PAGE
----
Panties. We tend not to talk about them, but they are facts in life (unless you go to the commando team). The briefing has a fascinating history and is now being changed by technology. High-performance underwear claims to do anything from filtering flatulence to soothing vibration.
The first type of underwear is a loincloth worn by ancient Egyptians. Known as schenti, it is made of woven material, usually cotton and linen, fixed with a belt. The lower classes and slaves are almost naked, so technically, the loincloth is often a “coat.” However, the Egyptian art in Queens Valley from 1189 BC to 1077 BC showed the pharaoh wearing a transparent coat, making the belt a panty.
In Europe, in the Middle Ages (500-1500 AD), underwear included shirts made of fine linen or cotton by men and women. In the 15th and 16th centuries, when a male’s leg was bifurcated (in two parts), one form of panties returned.
In order to provide extra protection to the male genitalia, a padded squid was added. The cod fillet is also a symbol of sexual energy, designed to strengthen rather than hide the genital area.
In the early to mid-19th century, both men and women wore forked drawers – a loose knee trousers hung from the waist. This simple panty style makes it easier to manage, especially if you wear several layers of petticoat or breeches.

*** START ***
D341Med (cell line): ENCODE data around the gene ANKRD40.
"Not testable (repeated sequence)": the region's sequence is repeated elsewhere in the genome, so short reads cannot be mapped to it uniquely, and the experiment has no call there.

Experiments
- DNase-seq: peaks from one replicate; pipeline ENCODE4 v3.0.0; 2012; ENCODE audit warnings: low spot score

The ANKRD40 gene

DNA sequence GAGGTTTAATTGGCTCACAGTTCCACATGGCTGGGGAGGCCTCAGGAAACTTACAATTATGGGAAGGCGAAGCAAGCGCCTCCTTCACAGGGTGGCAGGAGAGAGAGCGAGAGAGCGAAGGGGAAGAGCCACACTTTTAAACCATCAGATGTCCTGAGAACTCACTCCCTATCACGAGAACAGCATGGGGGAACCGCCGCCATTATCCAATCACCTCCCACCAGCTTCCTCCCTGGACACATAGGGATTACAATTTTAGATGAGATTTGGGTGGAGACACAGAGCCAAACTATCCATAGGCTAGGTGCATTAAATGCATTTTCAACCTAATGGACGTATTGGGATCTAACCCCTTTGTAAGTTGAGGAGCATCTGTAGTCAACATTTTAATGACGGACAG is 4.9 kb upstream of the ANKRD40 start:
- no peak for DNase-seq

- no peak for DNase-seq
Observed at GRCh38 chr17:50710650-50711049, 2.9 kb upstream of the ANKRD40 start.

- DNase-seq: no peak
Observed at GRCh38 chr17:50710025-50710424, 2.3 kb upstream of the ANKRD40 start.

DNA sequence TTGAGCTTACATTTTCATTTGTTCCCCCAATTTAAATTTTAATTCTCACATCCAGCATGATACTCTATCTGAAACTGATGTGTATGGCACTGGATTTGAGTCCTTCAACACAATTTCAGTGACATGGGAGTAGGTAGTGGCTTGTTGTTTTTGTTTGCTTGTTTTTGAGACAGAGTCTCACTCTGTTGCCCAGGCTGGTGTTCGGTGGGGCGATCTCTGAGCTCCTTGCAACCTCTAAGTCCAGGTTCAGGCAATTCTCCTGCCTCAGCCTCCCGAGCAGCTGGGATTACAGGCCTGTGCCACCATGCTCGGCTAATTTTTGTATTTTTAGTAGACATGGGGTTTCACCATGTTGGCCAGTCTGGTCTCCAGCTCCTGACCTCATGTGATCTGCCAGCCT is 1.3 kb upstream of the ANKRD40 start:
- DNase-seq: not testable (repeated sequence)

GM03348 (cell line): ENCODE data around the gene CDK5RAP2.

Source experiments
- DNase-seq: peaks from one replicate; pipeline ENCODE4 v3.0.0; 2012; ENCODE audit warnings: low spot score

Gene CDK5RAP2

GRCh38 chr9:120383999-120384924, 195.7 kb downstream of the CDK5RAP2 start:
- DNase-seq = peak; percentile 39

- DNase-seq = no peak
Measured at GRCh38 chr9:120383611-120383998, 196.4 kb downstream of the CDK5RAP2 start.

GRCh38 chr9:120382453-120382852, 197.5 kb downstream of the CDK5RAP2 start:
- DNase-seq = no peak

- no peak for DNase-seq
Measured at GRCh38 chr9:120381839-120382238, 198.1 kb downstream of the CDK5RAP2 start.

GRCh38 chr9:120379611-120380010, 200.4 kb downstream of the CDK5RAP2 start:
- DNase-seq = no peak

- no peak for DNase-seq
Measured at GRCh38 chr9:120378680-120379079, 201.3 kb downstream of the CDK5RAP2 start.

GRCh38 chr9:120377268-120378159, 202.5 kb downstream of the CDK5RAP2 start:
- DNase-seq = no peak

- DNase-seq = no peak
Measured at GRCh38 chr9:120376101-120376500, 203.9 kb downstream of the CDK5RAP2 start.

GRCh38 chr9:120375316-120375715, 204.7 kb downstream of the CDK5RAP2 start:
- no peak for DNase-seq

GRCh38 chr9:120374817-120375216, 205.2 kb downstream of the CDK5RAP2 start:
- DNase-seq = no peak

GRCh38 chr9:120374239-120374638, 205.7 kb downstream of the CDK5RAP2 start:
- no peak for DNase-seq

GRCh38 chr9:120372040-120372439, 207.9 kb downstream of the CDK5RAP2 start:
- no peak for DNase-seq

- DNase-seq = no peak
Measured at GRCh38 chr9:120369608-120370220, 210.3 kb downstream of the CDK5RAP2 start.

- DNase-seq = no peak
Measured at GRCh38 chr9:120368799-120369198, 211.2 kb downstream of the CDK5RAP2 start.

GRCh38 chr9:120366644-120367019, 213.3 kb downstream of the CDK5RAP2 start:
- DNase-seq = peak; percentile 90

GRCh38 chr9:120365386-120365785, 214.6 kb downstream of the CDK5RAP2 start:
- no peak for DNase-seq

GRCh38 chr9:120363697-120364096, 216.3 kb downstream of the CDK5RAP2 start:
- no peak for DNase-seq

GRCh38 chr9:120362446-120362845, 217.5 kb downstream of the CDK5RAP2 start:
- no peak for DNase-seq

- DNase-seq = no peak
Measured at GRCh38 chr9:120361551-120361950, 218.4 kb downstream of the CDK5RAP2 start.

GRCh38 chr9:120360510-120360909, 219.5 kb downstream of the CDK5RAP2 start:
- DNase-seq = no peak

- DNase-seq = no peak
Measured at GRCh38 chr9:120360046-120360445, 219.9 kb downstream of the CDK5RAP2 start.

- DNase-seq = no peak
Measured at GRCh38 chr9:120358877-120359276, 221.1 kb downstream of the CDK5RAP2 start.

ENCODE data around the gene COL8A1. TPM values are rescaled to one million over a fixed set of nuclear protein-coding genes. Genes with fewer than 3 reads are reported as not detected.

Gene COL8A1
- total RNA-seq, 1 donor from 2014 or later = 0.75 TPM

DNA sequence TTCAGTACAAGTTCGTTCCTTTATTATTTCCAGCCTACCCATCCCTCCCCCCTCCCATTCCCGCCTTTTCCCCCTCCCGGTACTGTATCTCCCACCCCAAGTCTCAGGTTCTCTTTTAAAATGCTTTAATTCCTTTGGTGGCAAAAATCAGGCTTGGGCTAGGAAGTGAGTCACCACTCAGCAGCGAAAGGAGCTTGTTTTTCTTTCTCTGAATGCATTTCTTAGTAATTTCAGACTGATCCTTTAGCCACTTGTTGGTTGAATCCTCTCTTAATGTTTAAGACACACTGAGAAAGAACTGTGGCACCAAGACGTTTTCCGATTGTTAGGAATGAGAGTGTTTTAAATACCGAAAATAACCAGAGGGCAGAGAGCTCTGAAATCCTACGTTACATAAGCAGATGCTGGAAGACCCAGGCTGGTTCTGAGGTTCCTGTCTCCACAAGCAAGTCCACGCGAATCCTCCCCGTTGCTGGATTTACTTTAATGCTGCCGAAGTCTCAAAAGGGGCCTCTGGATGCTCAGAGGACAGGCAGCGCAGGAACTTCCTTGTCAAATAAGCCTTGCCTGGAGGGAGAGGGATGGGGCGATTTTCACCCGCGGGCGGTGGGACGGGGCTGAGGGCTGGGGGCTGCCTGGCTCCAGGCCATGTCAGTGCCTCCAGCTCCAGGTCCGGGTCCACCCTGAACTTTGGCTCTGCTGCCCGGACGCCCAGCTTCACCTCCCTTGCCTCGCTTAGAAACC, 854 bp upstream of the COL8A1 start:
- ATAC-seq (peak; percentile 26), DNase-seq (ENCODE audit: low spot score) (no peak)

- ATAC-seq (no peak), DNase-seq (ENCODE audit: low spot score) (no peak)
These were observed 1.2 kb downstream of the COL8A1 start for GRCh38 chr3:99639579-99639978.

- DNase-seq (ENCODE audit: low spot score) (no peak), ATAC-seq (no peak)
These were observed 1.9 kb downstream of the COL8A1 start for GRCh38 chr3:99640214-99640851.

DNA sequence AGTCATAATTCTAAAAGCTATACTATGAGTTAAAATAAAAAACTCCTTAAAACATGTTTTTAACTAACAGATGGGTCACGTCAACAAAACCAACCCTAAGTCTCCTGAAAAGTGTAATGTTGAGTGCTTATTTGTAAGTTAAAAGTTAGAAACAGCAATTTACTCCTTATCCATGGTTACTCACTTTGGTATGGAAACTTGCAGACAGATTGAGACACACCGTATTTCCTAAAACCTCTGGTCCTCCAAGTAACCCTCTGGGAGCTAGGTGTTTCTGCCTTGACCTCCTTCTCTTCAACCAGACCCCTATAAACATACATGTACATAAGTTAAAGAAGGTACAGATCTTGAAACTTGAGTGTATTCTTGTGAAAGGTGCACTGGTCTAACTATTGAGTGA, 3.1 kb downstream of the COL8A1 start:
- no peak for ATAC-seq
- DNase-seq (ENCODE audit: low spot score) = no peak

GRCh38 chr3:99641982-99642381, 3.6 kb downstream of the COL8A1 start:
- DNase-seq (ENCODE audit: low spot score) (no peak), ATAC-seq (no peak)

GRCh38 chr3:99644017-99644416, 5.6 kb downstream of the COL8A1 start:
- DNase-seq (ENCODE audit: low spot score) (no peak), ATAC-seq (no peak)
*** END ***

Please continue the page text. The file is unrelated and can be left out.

The closed panties of women (pantalettes) appeared in the mid to late 19th century. In 1882, the dress reformer Dr. Gustave Jaeger believed that wearing natural wool fibers next to the skin would allow the skin to breathe and help dispel the body’s poison. He also believes that the elastic quality of knitwear is more likely to promote sports.
Also in the 19th century, the popularity of men’s long-leg pants led to changes in men’s underwear, and the hose (Long John) extended to the ankle. These are made of silk for affluence and flannel, or later wool, for the public.
For women in the early 20th century, wearing clothes involved multiple layers of underwear, including petticoats and drawers, followed by a tight corset. During the First World War, more women were physically working in factories, mines and farms, and therefore needed practical clothing.
The contours of the jacket, such as loose pants and sleeves, paved the way for women to wear shorts that began in around 1916. Beginning in the 1920s, corsets were gradually replaced by less restrictive elastic versions, such as belts and “walk-in” that gradually replaced corsets.